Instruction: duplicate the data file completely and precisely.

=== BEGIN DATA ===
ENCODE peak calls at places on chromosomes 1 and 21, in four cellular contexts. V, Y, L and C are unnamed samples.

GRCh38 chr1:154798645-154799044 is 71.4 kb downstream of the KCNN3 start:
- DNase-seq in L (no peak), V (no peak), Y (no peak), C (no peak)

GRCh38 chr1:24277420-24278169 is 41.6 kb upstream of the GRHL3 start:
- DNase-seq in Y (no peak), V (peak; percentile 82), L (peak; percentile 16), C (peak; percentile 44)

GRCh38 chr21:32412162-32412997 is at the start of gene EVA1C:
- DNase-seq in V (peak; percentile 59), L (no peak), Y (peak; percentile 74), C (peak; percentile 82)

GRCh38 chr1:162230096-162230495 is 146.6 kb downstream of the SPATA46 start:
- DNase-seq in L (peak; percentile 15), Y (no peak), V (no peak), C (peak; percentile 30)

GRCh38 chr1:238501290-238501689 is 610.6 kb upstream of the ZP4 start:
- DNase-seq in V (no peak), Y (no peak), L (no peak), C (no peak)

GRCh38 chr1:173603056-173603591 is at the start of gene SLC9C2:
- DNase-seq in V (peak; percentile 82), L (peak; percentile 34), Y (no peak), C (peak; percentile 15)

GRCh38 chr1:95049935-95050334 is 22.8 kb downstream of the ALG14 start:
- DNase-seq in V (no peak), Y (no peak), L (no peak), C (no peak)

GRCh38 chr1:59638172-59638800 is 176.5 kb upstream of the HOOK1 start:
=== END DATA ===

ENCODE peak calls at places on chromosomes 1 and 21, in four cellular contexts. V, Y, L and C are unnamed samples.

GRCh38 chr1:154798645-154799044 is 71.4 kb downstream of the KCNN3 start:
- DNase-seq in L (no peak), V (no peak), Y (no peak), C (no peak)

GRCh38 chr1:24277420-24278169 is 41.6 kb upstream of the GRHL3 start:
- DNase-seq in Y (no peak), V (peak; percentile 82), L (peak; percentile 16), C (peak; percentile 44)

GRCh38 chr21:32412162-32412997 is at the start of gene EVA1C:
- DNase-seq in V (peak; percentile 59), L (no peak), Y (peak; percentile 74), C (peak; percentile 82)

GRCh38 chr1:162230096-162230495 is 146.6 kb downstream of the SPATA46 start:
- DNase-seq in L (peak; percentile 15), Y (no peak), V (no peak), C (peak; percentile 30)

GRCh38 chr1:238501290-238501689 is 610.6 kb upstream of the ZP4 start:
- DNase-seq in V (no peak), Y (no peak), L (no peak), C (no peak)

GRCh38 chr1:173603056-173603591 is at the start of gene SLC9C2:
- DNase-seq in V (peak; percentile 82), L (peak; percentile 34), Y (no peak), C (peak; percentile 15)

GRCh38 chr1:95049935-95050334 is 22.8 kb downstream of the ALG14 start:
- DNase-seq in V (no peak), Y (no peak), L (no peak), C (no peak)

GRCh38 chr1:59638172-59638800 is 176.5 kb upstream of the HOOK1 start: